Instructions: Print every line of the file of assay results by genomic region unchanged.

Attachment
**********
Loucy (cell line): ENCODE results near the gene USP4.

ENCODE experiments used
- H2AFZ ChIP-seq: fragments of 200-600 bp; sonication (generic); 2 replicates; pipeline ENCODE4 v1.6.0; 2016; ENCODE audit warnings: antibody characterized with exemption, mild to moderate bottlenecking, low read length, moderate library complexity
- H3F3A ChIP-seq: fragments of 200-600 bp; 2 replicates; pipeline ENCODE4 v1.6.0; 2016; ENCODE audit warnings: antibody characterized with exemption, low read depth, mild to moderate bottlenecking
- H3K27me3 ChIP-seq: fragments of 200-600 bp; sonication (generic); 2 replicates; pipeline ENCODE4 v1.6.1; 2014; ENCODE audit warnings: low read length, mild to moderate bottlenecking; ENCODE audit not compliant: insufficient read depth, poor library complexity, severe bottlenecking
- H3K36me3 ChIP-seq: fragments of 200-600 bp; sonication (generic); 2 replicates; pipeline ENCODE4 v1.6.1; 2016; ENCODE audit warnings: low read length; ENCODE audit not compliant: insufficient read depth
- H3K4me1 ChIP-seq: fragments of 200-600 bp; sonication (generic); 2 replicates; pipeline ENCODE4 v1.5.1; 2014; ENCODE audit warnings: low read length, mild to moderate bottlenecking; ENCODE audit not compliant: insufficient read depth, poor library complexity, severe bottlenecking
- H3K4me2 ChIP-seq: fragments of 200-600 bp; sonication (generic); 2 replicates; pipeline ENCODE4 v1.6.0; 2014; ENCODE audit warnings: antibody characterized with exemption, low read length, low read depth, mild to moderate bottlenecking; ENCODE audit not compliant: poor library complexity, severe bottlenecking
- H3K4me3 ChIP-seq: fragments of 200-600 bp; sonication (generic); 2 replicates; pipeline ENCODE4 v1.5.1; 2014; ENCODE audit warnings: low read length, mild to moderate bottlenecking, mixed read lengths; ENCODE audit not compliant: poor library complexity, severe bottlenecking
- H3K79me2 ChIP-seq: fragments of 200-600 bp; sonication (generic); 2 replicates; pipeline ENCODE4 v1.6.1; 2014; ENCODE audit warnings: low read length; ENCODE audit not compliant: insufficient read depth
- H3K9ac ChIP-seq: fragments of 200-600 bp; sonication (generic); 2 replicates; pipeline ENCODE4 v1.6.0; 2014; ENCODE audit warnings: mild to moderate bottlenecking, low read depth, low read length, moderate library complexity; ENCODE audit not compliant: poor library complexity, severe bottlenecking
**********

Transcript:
Loucy (cell line): ENCODE results near the gene USP4.

ENCODE experiments used
- H2AFZ ChIP-seq: fragments of 200-600 bp; sonication (generic); 2 replicates; pipeline ENCODE4 v1.6.0; 2016; ENCODE audit warnings: antibody characterized with exemption, mild to moderate bottlenecking, low read length, moderate library complexity
- H3F3A ChIP-seq: fragments of 200-600 bp; 2 replicates; pipeline ENCODE4 v1.6.0; 2016; ENCODE audit warnings: antibody characterized with exemption, low read depth, mild to moderate bottlenecking
- H3K27me3 ChIP-seq: fragments of 200-600 bp; sonication (generic); 2 replicates; pipeline ENCODE4 v1.6.1; 2014; ENCODE audit warnings: low read length, mild to moderate bottlenecking; ENCODE audit not compliant: insufficient read depth, poor library complexity, severe bottlenecking
- H3K36me3 ChIP-seq: fragments of 200-600 bp; sonication (generic); 2 replicates; pipeline ENCODE4 v1.6.1; 2016; ENCODE audit warnings: low read length; ENCODE audit not compliant: insufficient read depth
- H3K4me1 ChIP-seq: fragments of 200-600 bp; sonication (generic); 2 replicates; pipeline ENCODE4 v1.5.1; 2014; ENCODE audit warnings: low read length, mild to moderate bottlenecking; ENCODE audit not compliant: insufficient read depth, poor library complexity, severe bottlenecking
- H3K4me2 ChIP-seq: fragments of 200-600 bp; sonication (generic); 2 replicates; pipeline ENCODE4 v1.6.0; 2014; ENCODE audit warnings: antibody characterized with exemption, low read length, low read depth, mild to moderate bottlenecking; ENCODE audit not compliant: poor library complexity, severe bottlenecking
- H3K4me3 ChIP-seq: fragments of 200-600 bp; sonication (generic); 2 replicates; pipeline ENCODE4 v1.5.1; 2014; ENCODE audit warnings: low read length, mild to moderate bottlenecking, mixed read lengths; ENCODE audit not compliant: poor library complexity, severe bottlenecking
- H3K79me2 ChIP-seq: fragments of 200-600 bp; sonication (generic); 2 replicates; pipeline ENCODE4 v1.6.1; 2014; ENCODE audit warnings: low read length; ENCODE audit not compliant: insufficient read depth
- H3K9ac ChIP-seq: fragments of 200-600 bp; sonication (generic); 2 replicates; pipeline ENCODE4 v1.6.0; 2014; ENCODE audit warnings: mild to moderate bottlenecking, low read depth, low read length, moderate library complexity; ENCODE audit not compliant: poor library complexity, severe bottlenecking